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Main » 2008 » October » 25 » Zulema - Suddenly There Was You (1976) Z-Licious (1978)
& Zalmac - Whatcha Gonna Do (1982)
Zulema - Suddenly There Was You (1976) Z-Licious (1978)
& Zalmac - Whatcha Gonna Do (1982)

Zulema - 1976 - Suddenly There Was You
(RCA Victor / APL1-1423)

Tracks :
1 All I Need Is You (5:22)
2 Here's Where Love Begins (4:19)
3 Suddenly There Was You (3:49)
4 I Love You Baby (4:29)
5 Remember (5:03)
6 New Day Is Coming (3:20)
7 Pity for the Children (3:16)
8 Hungry for Your Love (3:23)
9 Takes Time (3:37)

Review :
RCA LP "Suddenly There Was You” includes the best Disco-ish cut is "All I need is you” very nice soulful vocals here, this LP is great for Zulema’s fans..

Zulema - 1978 - Z-Licious
(Le Joint (London) Records / LEJ-17000)

Tracks :
1 Prologue (2:23)
2 Higher Plane (4:45)
3 Change (4:14)
4 I'm Not Dreaming (4:17)
5 See (4:04)
6 Hanging on to a Memory (3:59)
7 You've Got Something for Me (4:20)
8 Praying for a Miracle (4:25)
9 What Do I Do Now? (4:17)
10 Gotta Find a Way (2:55)
11 Epilogue (1:27)

Review :
Producer Van McCoy never was able to get Zulema past first base. On this, her last known LP, the former original member of Faith, Hope & Charity shares production credits with McCoy on nine jams, 11 if you include the "Prologue" and "Epilogue." This has plenty of disco, but the ballads "I'm Not Dreaming" and "What Do I Do Now" are the most arresting. None of the singles, including "Change," a mild disco offering, did anything. Other pleasant items include "Higher Plane," "See," and "You've Got Something for Me."
~by Andrew Hamilton -All Music Guide

Zalmac - 1982 - Whatcha Gonna Do
(TSOB (The Sound of Brooklyn) Records / TS - 5004)

Tracks :
1 What's In It For Me (5:15)
2 Dreamin' (4:22)
3 See What Your Love Has Done (5:44)
4 Friends (3:12)
5 Whatcha Gonna Do About It (4:03)
6 I Get Down (5:24)
7 Happy Feelings (3:59)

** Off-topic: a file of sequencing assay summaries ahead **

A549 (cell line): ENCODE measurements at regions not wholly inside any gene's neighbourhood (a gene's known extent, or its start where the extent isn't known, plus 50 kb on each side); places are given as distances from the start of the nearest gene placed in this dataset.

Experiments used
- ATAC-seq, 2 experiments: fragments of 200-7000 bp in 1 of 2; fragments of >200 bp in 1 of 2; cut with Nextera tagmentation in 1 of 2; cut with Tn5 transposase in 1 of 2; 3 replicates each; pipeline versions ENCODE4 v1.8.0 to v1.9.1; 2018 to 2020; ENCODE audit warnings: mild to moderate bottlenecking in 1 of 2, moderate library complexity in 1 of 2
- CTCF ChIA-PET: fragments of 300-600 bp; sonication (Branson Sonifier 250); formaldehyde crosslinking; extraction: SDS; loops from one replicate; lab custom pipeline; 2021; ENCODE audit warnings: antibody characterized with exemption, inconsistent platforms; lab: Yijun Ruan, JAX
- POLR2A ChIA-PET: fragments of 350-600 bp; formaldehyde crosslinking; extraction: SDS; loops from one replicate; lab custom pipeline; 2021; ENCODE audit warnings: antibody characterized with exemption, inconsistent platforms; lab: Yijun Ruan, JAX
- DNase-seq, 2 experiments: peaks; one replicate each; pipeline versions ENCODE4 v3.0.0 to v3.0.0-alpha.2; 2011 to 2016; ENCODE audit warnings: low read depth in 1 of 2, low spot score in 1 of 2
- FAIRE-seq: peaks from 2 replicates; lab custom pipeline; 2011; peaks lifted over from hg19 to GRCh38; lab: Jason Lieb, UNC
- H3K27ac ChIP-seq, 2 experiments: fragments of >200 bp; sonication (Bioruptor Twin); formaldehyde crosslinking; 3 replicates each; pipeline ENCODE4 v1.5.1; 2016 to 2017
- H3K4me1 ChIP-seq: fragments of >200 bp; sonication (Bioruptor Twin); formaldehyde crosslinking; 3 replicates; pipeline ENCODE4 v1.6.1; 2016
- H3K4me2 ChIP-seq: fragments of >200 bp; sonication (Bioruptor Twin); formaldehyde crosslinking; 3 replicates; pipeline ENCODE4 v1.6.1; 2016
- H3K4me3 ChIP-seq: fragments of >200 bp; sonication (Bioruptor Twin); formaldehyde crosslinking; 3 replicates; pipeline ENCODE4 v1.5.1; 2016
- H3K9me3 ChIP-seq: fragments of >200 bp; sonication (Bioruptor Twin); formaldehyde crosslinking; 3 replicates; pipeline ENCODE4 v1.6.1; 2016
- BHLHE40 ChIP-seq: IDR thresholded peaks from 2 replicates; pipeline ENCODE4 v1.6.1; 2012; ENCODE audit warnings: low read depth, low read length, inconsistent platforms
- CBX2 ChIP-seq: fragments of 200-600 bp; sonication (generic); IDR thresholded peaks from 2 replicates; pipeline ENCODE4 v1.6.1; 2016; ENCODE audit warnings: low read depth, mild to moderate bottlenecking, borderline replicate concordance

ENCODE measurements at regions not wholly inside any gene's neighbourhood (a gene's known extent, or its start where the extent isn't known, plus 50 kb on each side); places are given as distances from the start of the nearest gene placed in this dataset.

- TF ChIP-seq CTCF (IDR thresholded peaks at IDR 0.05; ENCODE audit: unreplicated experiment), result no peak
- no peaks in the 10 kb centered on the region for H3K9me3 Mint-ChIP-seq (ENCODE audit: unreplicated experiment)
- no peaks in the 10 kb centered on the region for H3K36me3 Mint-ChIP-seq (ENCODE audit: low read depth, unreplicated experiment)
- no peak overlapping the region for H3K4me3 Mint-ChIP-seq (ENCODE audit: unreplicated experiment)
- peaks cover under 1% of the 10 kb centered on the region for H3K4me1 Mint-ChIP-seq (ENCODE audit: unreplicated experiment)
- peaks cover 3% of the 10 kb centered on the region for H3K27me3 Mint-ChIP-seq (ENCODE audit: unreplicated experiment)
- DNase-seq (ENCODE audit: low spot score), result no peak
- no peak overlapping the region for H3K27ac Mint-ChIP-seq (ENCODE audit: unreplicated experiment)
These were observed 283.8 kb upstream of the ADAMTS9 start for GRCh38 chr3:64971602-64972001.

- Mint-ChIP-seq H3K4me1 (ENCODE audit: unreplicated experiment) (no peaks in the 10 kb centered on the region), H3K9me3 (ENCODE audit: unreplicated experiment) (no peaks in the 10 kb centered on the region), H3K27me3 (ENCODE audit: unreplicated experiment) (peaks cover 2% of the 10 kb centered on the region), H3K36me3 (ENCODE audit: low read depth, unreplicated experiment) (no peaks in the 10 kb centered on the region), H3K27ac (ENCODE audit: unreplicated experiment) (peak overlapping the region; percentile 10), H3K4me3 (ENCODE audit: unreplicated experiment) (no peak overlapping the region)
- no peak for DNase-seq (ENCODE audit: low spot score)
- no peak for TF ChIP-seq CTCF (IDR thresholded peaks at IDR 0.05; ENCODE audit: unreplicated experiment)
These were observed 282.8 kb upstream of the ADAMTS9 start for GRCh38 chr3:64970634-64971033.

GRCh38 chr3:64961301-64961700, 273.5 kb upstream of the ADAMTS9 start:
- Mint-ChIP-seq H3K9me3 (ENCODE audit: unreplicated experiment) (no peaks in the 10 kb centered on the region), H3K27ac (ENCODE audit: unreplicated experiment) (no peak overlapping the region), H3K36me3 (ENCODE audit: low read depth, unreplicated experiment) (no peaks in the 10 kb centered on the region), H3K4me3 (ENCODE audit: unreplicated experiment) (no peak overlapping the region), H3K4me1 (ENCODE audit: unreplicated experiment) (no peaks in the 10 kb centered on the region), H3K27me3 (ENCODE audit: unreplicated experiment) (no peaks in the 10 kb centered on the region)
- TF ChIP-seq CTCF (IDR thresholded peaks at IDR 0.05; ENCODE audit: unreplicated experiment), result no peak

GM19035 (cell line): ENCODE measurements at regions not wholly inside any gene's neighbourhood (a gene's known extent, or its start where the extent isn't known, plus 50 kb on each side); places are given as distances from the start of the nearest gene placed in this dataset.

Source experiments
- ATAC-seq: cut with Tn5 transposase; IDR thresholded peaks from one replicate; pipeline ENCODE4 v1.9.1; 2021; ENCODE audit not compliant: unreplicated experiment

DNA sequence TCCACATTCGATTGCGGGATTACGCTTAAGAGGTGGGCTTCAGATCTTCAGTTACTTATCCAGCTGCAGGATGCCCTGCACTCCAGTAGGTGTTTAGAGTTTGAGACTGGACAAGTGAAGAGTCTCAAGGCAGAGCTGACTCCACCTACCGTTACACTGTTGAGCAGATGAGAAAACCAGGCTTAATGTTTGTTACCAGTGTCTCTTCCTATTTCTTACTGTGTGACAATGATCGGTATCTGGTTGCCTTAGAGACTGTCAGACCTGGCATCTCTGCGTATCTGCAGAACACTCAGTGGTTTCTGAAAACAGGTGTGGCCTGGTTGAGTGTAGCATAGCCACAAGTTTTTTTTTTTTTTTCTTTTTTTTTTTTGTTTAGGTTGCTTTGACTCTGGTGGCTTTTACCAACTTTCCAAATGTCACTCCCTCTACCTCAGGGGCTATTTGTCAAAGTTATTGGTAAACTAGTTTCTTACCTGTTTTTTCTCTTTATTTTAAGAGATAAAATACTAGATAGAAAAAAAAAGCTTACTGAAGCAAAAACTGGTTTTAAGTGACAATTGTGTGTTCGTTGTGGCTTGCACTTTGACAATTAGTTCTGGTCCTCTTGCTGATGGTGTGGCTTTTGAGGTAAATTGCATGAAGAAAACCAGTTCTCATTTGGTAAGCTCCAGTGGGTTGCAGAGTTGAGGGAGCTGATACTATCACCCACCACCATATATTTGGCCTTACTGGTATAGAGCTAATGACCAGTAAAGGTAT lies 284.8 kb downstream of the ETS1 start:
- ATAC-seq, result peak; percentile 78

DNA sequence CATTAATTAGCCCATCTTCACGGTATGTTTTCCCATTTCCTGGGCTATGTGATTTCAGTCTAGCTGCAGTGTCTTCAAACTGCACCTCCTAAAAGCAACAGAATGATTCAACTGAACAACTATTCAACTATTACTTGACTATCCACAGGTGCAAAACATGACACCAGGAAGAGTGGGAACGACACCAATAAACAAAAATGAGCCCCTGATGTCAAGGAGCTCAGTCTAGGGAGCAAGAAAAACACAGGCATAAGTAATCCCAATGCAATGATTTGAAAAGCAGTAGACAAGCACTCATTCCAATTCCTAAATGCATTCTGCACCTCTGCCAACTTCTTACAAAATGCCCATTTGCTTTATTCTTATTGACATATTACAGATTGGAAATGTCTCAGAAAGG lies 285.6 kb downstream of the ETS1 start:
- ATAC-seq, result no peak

8 What Am I Doing (5:06)

Reviews :

Zalmac was a one-off project of bassist Al McDowell and singer/writer Zulema. Their 1982 album is a highlight of boogie-styled soul, featuring such numbers like "What’s In It For Me” and "Whatcha Gonna Do.” Unfortunately it was released on a small independent label and has since become quite rare, but it is well worth seeking.

TSOB released a lot of quality boogie records in their heyday of the early 80s, perhaps none of them as well-regarded as this album. Grooving, tight rhythms and strong vocals present the usually strident Zulema in a totally different light. Nice to hear her in a relaxed atmosphere.  

~All Things

A great later project from Zulema -- one done in the years after her fame on bigger labels, but still pretty darn great overall! The groove here is quite different than the records she did back in the 70s -- much more in the street soul mode you'd expect from the TSOB label -- with lots of tightly popping basslines, sweet-stepping keyboards, and a set of rhythms that runs mostly in the boogie and 80s groove side of the spectrum! Turns out, Zulema's vocals are a perfect fit for the style -- and where she might have overdone some tunes at points in the 70s, she's really fitting right in with the stronger backings here -- kicking things very nicely with group co-member Al MacDowell. (Zalmac = Z + Al Mac).
~Dusty Groove America

Bio :
Born Zulema Cusseaux in Tampa, Florida, U.S.A., she was a member of the Lovelles in the late '60's and early '70s.
A Van McCoy-produced Lovelles single ('So Much Love') became a Top 20 R & B hit in 1971, but Zulema went solo shortly afterwards, recording a couple of albums for Sussex. She assumed her highest profile with a series of LPs for RCA in the mid-'70's, reaching the middle of the R & B charts in 1975 with 'Wanna Be Where You Are.' Her recording career ended after an album for LeJoint in the late '70's.

Zulema was a pioneer of sorts in that she was a '70s Black R & B singer who wrote much of her own material, and was able to assume some of her own production chores.

The records themselves were forerunners of urban contemporary music, occasionally reaching the lower parts of the R & B charts, Zulema's vocals betraying a strong Aretha Franklin influence.

source :

Zulema (Sussex 1972)
Ms. Z (Sussex 1974)
Zulema (RCA 1974)
R S V P (RCA 1975)
Suddenly There Was You (RCA 1976)
Z-Licious (Le Joint 1978)

Category: Soul/Funk/Ethnic | Views: 8181 | Added by: Lost-In-Tyme | Rating: 0.0/0 |

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